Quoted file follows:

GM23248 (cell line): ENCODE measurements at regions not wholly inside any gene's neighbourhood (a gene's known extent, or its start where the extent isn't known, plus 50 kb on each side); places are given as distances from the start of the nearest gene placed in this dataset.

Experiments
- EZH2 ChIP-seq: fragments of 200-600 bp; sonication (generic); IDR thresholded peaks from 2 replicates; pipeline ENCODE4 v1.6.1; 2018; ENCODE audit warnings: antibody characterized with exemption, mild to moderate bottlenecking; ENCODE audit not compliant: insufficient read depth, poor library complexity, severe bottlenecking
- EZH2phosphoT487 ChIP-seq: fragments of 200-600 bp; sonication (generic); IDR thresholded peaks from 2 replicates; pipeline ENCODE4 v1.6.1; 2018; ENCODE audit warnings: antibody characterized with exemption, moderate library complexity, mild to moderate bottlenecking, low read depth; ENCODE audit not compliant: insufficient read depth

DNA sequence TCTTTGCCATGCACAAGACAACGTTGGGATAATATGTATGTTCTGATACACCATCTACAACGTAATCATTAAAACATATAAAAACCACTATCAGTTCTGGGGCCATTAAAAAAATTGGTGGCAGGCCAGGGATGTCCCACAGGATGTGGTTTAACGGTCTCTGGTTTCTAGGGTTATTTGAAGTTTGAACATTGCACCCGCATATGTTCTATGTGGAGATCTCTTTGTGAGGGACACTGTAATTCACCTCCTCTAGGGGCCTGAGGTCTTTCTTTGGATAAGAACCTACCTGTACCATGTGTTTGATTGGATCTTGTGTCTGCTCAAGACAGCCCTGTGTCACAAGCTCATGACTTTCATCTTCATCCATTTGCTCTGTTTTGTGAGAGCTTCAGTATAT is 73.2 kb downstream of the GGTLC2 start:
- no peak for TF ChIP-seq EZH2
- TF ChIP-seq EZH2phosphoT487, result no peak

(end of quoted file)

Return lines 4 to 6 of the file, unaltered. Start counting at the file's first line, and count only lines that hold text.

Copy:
- EZH2phosphoT487 ChIP-seq: fragments of 200-600 bp; sonication (generic); IDR thresholded peaks from 2 replicates; pipeline ENCODE4 v1.6.1; 2018; ENCODE audit warnings: antibody characterized with exemption, moderate library complexity, mild to moderate bottlenecking, low read depth; ENCODE audit not compliant: insufficient read depth

DNA sequence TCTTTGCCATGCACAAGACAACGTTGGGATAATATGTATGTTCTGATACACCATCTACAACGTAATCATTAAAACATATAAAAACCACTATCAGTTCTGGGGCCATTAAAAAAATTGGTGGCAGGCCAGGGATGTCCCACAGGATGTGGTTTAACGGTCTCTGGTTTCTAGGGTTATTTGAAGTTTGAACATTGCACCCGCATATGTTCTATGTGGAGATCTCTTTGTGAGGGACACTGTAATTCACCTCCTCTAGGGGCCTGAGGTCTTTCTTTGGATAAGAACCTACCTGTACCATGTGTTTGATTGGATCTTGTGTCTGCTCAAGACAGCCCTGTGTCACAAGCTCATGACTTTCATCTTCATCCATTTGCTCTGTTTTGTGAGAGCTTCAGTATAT is 73.2 kb downstream of the GGTLC2 start:
- no peak for TF ChIP-seq EZH2